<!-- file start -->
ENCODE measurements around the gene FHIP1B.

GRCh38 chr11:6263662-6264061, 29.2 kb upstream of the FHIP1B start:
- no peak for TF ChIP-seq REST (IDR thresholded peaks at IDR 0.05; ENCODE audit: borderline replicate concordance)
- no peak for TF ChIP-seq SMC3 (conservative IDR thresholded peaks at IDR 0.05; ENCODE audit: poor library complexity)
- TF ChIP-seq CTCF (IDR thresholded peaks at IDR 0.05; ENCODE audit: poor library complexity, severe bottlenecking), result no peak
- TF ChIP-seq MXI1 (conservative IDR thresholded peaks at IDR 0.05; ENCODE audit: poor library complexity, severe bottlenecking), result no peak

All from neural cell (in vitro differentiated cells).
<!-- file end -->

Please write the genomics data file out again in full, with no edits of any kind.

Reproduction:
ENCODE measurements around the gene FHIP1B.

GRCh38 chr11:6263662-6264061, 29.2 kb upstream of the FHIP1B start:
- no peak for TF ChIP-seq REST (IDR thresholded peaks at IDR 0.05; ENCODE audit: borderline replicate concordance)
- no peak for TF ChIP-seq SMC3 (conservative IDR thresholded peaks at IDR 0.05; ENCODE audit: poor library complexity)
- TF ChIP-seq CTCF (IDR thresholded peaks at IDR 0.05; ENCODE audit: poor library complexity, severe bottlenecking), result no peak
- TF ChIP-seq MXI1 (conservative IDR thresholded peaks at IDR 0.05; ENCODE audit: poor library complexity, severe bottlenecking), result no peak

All from neural cell (in vitro differentiated cells).